Measurements and Correlations of Local Cylinder-Wall Heat-Flux Relative to Near-Wall Chemiluminescence across Multiple Combustion Modes 2020-01-0802
Minimizing heat transfer (HT) losses is important for both improving engine efficiency and increasing exhaust energy for turbocharging and exhaust aftertreatment management, but engine combustion system design to minimize these losses is hindered by significant uncertainties in prediction. Empirical HT correlations such as the popular Woschni model have been developed and various attempts at improving predictions have been proposed since the 1960s, but due to variations in facilities and techniques among various studies, comparison and assessment of modelling approaches among multiple combustion modes is not straightforward. In this work, simultaneous cylinder-wall temperature and OH* chemiluminescence high-speed video are all recorded in a single heavy-duty optical engine operated under multiple combustion modes. The cylinder-wall HT is derived from the measured transient temperature and compared with Woschni HT correlation predictions using both bulk and estimated local gas-temperatures. The local Woschni correlation predictions of heat flux and the HT coefficient for spark ignition (SI) and homogeneous charge compression ignition (HCCI) match surprisingly well with measurements. Uncertainty analysis shows that the modeled results falls in the measurements uncertainty. For SI, both the measured and the predicted heat transfer coefficient decrease rapidly when the flame arrives at the cylinder-wall. Per the correlation, this is mainly due to the rapid rise of gas temperature that reduces the Reynolds number and hence near-wall turbulence. For HCCI, both the measured and predicted heat transfer coefficient increase at the start of high temperature heat release, chiefly because pressure increases rapidly with temperature, yielding an increase in near-wall turbulence per the correlation. Further improvements of HT predictions for these modes would likely require even lower experimental uncertainty. For impinging jets of conventional diesel combustion (CDC), the Woschni correlation vastly under-predicts both heat flux and the heat transfer coefficient. The Woschni correlation underpredictions are due to its basis on internal pipe flow, for which the flow is generally parallel rather than perpendicular to the wall as for impinging jets. Hence, for CDC, the predictions of local heat flux by empirical correlations like Woschni can be improved by using an impinging-jet basis.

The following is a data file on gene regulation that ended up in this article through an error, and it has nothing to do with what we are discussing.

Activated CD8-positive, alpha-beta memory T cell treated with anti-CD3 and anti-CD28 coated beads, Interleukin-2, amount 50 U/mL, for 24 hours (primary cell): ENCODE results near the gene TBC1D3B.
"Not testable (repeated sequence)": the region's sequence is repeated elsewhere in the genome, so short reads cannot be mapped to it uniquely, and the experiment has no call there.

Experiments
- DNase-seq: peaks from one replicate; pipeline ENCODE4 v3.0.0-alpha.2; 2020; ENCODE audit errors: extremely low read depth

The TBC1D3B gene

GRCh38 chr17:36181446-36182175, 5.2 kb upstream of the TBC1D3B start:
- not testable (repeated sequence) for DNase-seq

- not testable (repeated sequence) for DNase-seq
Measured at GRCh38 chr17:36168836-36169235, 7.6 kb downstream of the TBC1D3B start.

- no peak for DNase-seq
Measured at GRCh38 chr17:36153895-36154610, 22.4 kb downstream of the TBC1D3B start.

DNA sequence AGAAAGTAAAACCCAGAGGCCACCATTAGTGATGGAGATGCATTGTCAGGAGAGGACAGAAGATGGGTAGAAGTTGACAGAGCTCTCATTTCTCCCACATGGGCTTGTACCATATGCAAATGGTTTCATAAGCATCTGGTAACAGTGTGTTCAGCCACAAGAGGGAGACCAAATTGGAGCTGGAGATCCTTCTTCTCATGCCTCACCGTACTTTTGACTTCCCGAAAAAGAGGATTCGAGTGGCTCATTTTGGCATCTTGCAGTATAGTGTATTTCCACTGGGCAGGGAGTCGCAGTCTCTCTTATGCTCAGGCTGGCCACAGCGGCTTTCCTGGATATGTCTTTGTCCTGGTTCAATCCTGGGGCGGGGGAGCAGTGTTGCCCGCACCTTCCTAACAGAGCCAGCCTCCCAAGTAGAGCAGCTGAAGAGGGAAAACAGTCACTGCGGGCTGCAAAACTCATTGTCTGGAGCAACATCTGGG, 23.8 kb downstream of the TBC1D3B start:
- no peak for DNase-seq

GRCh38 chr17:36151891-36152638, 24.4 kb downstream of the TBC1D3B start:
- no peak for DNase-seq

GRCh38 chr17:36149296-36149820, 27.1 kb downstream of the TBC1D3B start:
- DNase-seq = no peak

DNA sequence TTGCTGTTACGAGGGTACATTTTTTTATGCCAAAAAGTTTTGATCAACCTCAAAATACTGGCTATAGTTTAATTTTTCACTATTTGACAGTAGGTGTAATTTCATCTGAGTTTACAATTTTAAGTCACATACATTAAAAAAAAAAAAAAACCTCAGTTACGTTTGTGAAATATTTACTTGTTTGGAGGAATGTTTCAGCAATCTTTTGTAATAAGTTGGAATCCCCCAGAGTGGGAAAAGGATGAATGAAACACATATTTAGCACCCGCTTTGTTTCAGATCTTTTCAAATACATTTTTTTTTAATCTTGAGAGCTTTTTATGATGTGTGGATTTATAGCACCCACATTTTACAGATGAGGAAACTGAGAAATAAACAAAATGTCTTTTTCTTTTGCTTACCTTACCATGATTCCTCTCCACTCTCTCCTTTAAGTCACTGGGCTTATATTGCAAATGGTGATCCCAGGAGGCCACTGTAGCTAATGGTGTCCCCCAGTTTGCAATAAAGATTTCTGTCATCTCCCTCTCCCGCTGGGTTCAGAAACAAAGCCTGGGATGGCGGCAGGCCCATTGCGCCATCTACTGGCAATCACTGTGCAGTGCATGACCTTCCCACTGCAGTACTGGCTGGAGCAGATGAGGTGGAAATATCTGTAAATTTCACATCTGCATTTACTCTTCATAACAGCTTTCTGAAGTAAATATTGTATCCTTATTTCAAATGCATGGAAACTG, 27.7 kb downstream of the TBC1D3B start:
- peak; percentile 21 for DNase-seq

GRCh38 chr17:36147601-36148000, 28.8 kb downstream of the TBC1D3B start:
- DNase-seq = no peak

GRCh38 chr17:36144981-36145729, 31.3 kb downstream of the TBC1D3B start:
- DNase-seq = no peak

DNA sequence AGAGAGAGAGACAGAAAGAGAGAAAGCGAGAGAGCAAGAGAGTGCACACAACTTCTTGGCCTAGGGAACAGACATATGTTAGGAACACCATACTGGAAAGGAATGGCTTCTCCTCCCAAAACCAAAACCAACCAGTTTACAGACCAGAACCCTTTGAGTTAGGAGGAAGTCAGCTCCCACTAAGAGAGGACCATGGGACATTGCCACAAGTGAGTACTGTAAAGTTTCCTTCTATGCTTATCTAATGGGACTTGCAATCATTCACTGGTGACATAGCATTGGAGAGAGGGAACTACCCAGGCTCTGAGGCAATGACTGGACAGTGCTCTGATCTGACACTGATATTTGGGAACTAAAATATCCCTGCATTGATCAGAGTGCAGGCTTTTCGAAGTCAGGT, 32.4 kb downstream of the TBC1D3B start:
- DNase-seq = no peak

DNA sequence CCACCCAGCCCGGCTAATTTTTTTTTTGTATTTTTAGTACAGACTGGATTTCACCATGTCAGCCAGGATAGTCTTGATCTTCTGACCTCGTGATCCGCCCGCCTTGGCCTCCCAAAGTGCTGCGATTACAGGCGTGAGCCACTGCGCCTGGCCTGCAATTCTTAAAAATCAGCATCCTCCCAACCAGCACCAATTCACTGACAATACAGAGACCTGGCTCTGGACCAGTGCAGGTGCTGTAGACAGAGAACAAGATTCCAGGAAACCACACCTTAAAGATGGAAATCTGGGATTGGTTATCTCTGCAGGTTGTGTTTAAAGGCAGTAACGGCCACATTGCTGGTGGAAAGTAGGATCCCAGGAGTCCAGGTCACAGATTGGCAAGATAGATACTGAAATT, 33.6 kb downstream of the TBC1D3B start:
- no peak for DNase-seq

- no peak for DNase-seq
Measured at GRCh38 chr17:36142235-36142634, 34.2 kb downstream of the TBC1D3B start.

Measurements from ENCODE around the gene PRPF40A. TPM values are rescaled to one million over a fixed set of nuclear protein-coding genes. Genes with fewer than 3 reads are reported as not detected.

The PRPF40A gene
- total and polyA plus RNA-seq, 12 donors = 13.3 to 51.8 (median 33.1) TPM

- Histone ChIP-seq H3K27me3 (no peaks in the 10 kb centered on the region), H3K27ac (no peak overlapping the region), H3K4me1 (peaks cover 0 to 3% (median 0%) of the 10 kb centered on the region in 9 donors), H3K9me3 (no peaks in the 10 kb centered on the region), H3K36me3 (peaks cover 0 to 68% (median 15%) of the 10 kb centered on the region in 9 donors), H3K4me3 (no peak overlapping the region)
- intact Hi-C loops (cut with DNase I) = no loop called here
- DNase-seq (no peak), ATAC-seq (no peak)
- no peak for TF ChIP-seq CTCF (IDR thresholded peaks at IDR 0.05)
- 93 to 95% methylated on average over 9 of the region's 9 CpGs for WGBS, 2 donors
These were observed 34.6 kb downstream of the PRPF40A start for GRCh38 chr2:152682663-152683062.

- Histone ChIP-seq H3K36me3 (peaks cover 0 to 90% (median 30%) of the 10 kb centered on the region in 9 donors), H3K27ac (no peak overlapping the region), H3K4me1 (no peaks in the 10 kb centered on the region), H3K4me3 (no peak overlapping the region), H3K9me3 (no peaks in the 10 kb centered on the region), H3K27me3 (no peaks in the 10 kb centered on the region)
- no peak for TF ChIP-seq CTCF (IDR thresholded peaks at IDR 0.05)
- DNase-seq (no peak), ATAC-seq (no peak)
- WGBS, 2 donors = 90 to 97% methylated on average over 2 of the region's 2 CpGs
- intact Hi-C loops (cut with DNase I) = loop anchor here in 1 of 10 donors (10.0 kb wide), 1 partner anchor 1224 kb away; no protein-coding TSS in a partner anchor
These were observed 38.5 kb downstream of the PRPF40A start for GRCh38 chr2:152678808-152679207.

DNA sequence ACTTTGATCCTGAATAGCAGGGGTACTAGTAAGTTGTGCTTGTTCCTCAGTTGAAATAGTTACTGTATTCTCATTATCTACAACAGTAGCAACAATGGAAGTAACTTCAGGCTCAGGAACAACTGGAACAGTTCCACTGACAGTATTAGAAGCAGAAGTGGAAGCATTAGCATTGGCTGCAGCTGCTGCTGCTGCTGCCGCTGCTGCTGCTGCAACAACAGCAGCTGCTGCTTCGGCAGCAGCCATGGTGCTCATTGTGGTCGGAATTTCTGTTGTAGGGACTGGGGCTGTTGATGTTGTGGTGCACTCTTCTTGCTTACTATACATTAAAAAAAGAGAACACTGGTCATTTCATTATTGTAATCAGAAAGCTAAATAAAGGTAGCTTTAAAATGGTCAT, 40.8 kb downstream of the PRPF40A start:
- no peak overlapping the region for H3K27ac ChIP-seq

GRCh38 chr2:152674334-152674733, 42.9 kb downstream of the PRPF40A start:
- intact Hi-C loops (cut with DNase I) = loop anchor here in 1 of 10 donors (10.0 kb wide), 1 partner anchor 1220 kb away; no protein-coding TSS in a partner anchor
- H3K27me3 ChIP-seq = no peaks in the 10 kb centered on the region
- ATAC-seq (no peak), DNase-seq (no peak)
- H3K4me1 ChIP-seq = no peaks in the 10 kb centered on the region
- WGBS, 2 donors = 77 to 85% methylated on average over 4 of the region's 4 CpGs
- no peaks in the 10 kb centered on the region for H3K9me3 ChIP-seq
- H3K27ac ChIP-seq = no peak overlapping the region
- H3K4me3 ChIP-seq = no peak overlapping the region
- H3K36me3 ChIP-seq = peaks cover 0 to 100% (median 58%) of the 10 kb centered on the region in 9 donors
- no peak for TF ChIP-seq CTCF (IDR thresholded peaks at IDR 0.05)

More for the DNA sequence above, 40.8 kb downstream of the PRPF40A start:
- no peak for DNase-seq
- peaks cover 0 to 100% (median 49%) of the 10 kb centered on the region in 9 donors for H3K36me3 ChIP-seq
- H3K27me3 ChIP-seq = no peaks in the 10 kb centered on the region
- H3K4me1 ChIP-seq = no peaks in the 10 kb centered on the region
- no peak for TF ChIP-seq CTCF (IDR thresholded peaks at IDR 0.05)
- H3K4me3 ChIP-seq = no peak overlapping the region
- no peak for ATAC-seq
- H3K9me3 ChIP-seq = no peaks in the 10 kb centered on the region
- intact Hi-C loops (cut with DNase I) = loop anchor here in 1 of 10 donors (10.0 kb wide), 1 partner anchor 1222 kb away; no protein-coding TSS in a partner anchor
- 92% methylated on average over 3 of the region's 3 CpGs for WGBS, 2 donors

Zheming Li, Mark Musculus, Zachary Shechtman